Resting on the southern shore of serene Upper Shaw Pond, this well-appointed vintage lodge is surrounded by a vast forest, offering an exceptionally private, north woods retreat in the Flagstaff Region of western Maine.
Moose Horn Camp is located in Spring Lake Township, an unorganized territory of western Maine known for its miles of free-flowing rivers, vast forest and two dominant features - sprawling, 14,000-acre Flagstaff Lake and Bigelow Mountain, both immediately south of the property and looming large just outside the village of Stratton.
Access is provided by a private gravel road network that begins off Route 27 approximately six miles north of Stratton. Upon turning off the pavement, the lodge is located about eleven miles east.
Upper Shaw Pond is 42 acres and enjoys a pristine forested shoreline. With a maximum depth of 12 feet, the pond supports a warm water fishery of yellow perch, chain pickeral and small-mouth bass. The water and shoreline quality is suitable for swimming. With the exception of a small plateau near the center of the tract, the parcel topography slopes gradually inward towards the pond with elevations ranging from 1,270' ASL at pond level to 1,550' ASL at the northeast corner.
The forest consists of a mix of hardwood and softwood species. Hardwoods include maple, birch and beech, with softwoods primarily composed of spruce, fir and pine. The forest was harvested in 2005, leaving a residual overstory of poles and small sawtimber. A written forest management plan is in place, guiding future thinning opportunities.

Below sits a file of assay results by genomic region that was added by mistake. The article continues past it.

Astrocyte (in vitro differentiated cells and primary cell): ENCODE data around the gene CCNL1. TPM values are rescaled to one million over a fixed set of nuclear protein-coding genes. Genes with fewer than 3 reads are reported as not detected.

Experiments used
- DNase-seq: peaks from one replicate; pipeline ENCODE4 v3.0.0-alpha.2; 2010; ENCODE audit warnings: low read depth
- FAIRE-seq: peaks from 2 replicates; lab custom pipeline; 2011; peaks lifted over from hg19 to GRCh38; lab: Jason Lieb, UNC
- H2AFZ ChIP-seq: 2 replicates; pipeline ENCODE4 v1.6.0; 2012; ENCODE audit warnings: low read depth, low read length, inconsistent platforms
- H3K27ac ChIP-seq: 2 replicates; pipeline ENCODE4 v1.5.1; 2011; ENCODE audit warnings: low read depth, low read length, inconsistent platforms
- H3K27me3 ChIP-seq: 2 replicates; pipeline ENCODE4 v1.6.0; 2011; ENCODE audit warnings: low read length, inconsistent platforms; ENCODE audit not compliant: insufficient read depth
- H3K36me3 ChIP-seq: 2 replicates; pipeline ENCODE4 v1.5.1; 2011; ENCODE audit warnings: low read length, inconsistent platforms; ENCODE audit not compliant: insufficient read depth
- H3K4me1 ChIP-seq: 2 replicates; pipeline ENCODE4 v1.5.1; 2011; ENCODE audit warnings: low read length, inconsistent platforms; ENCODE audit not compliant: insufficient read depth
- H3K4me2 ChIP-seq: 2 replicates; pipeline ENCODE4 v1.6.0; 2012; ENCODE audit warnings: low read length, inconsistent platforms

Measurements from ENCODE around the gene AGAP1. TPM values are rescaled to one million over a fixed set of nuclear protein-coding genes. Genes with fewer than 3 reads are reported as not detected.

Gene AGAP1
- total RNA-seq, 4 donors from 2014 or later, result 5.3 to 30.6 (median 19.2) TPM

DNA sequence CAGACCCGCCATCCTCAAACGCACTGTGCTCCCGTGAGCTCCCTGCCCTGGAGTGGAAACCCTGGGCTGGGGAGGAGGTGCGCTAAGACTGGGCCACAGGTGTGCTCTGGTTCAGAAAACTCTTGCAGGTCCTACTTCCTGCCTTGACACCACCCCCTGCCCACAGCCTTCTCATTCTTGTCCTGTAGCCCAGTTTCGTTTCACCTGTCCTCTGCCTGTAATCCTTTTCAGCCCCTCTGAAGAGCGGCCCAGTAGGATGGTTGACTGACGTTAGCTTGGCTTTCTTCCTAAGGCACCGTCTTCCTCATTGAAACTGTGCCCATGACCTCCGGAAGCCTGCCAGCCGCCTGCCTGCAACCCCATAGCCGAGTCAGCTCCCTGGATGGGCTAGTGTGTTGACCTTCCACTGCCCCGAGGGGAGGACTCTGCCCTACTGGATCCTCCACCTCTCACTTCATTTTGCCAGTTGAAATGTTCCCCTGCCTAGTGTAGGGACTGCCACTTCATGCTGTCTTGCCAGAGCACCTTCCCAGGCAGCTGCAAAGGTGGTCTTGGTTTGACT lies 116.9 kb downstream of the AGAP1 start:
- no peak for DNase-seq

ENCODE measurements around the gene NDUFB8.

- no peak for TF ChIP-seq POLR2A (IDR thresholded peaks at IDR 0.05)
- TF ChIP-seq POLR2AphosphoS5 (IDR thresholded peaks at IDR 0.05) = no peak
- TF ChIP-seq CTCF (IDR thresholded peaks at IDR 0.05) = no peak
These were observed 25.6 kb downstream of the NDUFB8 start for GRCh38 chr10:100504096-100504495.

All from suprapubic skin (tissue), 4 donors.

Built in 1928 and dubbed “Moose Horn Camp,” the lodge and guest cottage are constructed of native cedar logs with portions of the interior walls and ceilings lined with pine bead board. All of the floors are made from fine-grained, cherry-stained douglas fir, adding to the rustic warmth throughout the lodge. Five skylights brighten the interior and plentiful windows offer pond and forest views.
The lodge has four bedrooms, three bathrooms (two full and one half) and can accommodate up to eight people. With four well-located, fieldstone fireplaces, the lodge can be as comfortable in the dead of winter as it is in the summer. The kitchen is simple but has the basic appliances and ample storage/pantry space.
A short distance from the main lodge is a guest cottage of similar vintage cedar log construction. The interior consists of two large rooms, one functioning as a modestly equipped kitchen and the other as a living room with two bunks and a full bathroom. The cottage was originally constructed as two separate buildings but was later joined in the middle by a sauna room with a hot tub.
A small barn located near the main lodge offers convenient storage for recreational watercraft, vehicles, maintenance equipment, and firewood. The spacious upstairs loft could be retrofitted to provide additional guest bunks. A maintenance garage located near the property entrance is sized to accommodate a 10-wheel dump truck or other heavy equipment used periodically to maintain the roads.